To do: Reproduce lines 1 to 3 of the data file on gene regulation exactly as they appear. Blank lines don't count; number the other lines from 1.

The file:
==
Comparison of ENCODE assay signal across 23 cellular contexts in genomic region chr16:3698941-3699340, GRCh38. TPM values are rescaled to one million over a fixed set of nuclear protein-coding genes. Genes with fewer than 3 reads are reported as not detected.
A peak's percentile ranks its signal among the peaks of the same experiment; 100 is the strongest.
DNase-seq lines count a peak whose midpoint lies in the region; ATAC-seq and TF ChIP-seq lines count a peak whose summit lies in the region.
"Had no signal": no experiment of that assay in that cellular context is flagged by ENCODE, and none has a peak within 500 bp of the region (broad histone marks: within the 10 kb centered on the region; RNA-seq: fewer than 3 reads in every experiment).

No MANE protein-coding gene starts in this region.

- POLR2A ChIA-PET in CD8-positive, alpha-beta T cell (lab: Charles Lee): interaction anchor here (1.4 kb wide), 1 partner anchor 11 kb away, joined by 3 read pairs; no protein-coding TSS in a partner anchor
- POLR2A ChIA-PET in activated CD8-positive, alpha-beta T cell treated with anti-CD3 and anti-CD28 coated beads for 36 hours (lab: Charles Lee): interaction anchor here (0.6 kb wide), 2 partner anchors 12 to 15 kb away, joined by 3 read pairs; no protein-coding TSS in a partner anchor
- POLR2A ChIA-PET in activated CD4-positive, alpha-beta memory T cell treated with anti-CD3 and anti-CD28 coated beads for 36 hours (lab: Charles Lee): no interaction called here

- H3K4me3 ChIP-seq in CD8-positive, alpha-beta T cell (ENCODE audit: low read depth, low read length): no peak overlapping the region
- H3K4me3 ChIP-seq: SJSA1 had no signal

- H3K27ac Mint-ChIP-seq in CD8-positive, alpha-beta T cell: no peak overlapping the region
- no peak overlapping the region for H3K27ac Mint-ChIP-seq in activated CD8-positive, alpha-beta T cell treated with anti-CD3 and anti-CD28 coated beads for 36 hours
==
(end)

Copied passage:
Comparison of ENCODE assay signal across 23 cellular contexts in genomic region chr16:3698941-3699340, GRCh38. TPM values are rescaled to one million over a fixed set of nuclear protein-coding genes. Genes with fewer than 3 reads are reported as not detected.
A peak's percentile ranks its signal among the peaks of the same experiment; 100 is the strongest.
DNase-seq lines count a peak whose midpoint lies in the region; ATAC-seq and TF ChIP-seq lines count a peak whose summit lies in the region.